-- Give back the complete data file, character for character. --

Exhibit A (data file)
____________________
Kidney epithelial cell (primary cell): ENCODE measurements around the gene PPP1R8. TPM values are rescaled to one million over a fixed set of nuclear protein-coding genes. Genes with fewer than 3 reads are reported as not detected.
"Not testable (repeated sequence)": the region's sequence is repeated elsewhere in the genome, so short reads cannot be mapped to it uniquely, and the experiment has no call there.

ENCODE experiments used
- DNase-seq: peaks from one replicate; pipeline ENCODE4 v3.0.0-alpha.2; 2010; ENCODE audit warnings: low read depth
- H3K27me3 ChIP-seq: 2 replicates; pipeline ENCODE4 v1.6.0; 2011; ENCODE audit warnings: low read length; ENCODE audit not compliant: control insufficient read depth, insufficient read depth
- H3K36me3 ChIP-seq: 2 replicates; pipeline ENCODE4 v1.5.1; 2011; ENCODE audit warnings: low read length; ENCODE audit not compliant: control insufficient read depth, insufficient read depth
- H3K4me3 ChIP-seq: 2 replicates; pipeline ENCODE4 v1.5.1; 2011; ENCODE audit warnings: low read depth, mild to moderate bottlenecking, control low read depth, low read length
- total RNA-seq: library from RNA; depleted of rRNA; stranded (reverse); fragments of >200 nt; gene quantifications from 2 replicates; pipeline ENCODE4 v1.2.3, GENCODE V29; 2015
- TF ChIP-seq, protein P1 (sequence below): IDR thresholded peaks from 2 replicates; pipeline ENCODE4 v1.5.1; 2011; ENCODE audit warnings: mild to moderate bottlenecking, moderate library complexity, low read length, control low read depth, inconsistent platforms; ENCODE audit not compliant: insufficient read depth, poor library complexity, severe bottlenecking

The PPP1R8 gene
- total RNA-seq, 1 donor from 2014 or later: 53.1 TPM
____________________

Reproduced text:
Kidney epithelial cell (primary cell): ENCODE measurements around the gene PPP1R8. TPM values are rescaled to one million over a fixed set of nuclear protein-coding genes. Genes with fewer than 3 reads are reported as not detected.
"Not testable (repeated sequence)": the region's sequence is repeated elsewhere in the genome, so short reads cannot be mapped to it uniquely, and the experiment has no call there.

ENCODE experiments used
- DNase-seq: peaks from one replicate; pipeline ENCODE4 v3.0.0-alpha.2; 2010; ENCODE audit warnings: low read depth
- H3K27me3 ChIP-seq: 2 replicates; pipeline ENCODE4 v1.6.0; 2011; ENCODE audit warnings: low read length; ENCODE audit not compliant: control insufficient read depth, insufficient read depth
- H3K36me3 ChIP-seq: 2 replicates; pipeline ENCODE4 v1.5.1; 2011; ENCODE audit warnings: low read length; ENCODE audit not compliant: control insufficient read depth, insufficient read depth
- H3K4me3 ChIP-seq: 2 replicates; pipeline ENCODE4 v1.5.1; 2011; ENCODE audit warnings: low read depth, mild to moderate bottlenecking, control low read depth, low read length
- total RNA-seq: library from RNA; depleted of rRNA; stranded (reverse); fragments of >200 nt; gene quantifications from 2 replicates; pipeline ENCODE4 v1.2.3, GENCODE V29; 2015
- TF ChIP-seq, protein P1 (sequence below): IDR thresholded peaks from 2 replicates; pipeline ENCODE4 v1.5.1; 2011; ENCODE audit warnings: mild to moderate bottlenecking, moderate library complexity, low read length, control low read depth, inconsistent platforms; ENCODE audit not compliant: insufficient read depth, poor library complexity, severe bottlenecking

The PPP1R8 gene
- total RNA-seq, 1 donor from 2014 or later: 53.1 TPM